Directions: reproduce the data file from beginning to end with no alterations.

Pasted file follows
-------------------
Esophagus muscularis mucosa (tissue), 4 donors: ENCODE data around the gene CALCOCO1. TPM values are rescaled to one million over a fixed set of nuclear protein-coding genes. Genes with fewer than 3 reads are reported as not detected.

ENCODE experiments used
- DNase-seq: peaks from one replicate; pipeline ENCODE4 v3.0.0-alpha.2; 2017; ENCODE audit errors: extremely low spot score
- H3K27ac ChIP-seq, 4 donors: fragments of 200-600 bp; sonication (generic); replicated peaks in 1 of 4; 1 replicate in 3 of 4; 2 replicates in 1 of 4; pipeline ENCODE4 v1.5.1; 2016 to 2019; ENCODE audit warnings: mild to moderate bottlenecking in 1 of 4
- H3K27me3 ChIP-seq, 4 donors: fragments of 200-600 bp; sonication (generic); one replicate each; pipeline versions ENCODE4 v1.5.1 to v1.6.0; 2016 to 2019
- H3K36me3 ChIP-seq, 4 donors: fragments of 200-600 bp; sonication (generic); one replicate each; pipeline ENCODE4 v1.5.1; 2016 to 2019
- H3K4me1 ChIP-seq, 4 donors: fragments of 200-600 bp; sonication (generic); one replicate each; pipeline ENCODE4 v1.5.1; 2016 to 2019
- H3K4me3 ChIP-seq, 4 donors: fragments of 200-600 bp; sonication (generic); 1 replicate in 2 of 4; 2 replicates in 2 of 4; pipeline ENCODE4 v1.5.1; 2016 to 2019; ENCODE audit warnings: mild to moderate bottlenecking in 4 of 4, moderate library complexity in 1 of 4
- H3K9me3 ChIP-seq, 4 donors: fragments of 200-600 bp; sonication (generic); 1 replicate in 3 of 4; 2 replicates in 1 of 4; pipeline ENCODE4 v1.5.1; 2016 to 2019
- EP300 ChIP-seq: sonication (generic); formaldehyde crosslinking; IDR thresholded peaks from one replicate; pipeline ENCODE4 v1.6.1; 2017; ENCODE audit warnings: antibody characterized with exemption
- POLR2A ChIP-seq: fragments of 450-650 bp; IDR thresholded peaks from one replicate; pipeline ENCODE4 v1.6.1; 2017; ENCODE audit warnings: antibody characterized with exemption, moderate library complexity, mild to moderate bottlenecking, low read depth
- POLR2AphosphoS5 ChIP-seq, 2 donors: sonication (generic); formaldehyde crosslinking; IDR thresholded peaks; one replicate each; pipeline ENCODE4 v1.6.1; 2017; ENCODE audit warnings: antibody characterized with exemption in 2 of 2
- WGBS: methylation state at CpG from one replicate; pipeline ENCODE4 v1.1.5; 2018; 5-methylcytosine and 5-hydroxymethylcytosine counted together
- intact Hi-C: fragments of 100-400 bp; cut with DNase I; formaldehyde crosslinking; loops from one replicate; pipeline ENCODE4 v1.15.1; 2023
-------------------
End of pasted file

Esophagus muscularis mucosa (tissue), 4 donors: ENCODE data around the gene CALCOCO1. TPM values are rescaled to one million over a fixed set of nuclear protein-coding genes. Genes with fewer than 3 reads are reported as not detected.

ENCODE experiments used
- DNase-seq: peaks from one replicate; pipeline ENCODE4 v3.0.0-alpha.2; 2017; ENCODE audit errors: extremely low spot score
- H3K27ac ChIP-seq, 4 donors: fragments of 200-600 bp; sonication (generic); replicated peaks in 1 of 4; 1 replicate in 3 of 4; 2 replicates in 1 of 4; pipeline ENCODE4 v1.5.1; 2016 to 2019; ENCODE audit warnings: mild to moderate bottlenecking in 1 of 4
- H3K27me3 ChIP-seq, 4 donors: fragments of 200-600 bp; sonication (generic); one replicate each; pipeline versions ENCODE4 v1.5.1 to v1.6.0; 2016 to 2019
- H3K36me3 ChIP-seq, 4 donors: fragments of 200-600 bp; sonication (generic); one replicate each; pipeline ENCODE4 v1.5.1; 2016 to 2019
- H3K4me1 ChIP-seq, 4 donors: fragments of 200-600 bp; sonication (generic); one replicate each; pipeline ENCODE4 v1.5.1; 2016 to 2019
- H3K4me3 ChIP-seq, 4 donors: fragments of 200-600 bp; sonication (generic); 1 replicate in 2 of 4; 2 replicates in 2 of 4; pipeline ENCODE4 v1.5.1; 2016 to 2019; ENCODE audit warnings: mild to moderate bottlenecking in 4 of 4, moderate library complexity in 1 of 4
- H3K9me3 ChIP-seq, 4 donors: fragments of 200-600 bp; sonication (generic); 1 replicate in 3 of 4; 2 replicates in 1 of 4; pipeline ENCODE4 v1.5.1; 2016 to 2019
- EP300 ChIP-seq: sonication (generic); formaldehyde crosslinking; IDR thresholded peaks from one replicate; pipeline ENCODE4 v1.6.1; 2017; ENCODE audit warnings: antibody characterized with exemption
- POLR2A ChIP-seq: fragments of 450-650 bp; IDR thresholded peaks from one replicate; pipeline ENCODE4 v1.6.1; 2017; ENCODE audit warnings: antibody characterized with exemption, moderate library complexity, mild to moderate bottlenecking, low read depth
- POLR2AphosphoS5 ChIP-seq, 2 donors: sonication (generic); formaldehyde crosslinking; IDR thresholded peaks; one replicate each; pipeline ENCODE4 v1.6.1; 2017; ENCODE audit warnings: antibody characterized with exemption in 2 of 2
- WGBS: methylation state at CpG from one replicate; pipeline ENCODE4 v1.1.5; 2018; 5-methylcytosine and 5-hydroxymethylcytosine counted together
- intact Hi-C: fragments of 100-400 bp; cut with DNase I; formaldehyde crosslinking; loops from one replicate; pipeline ENCODE4 v1.15.1; 2023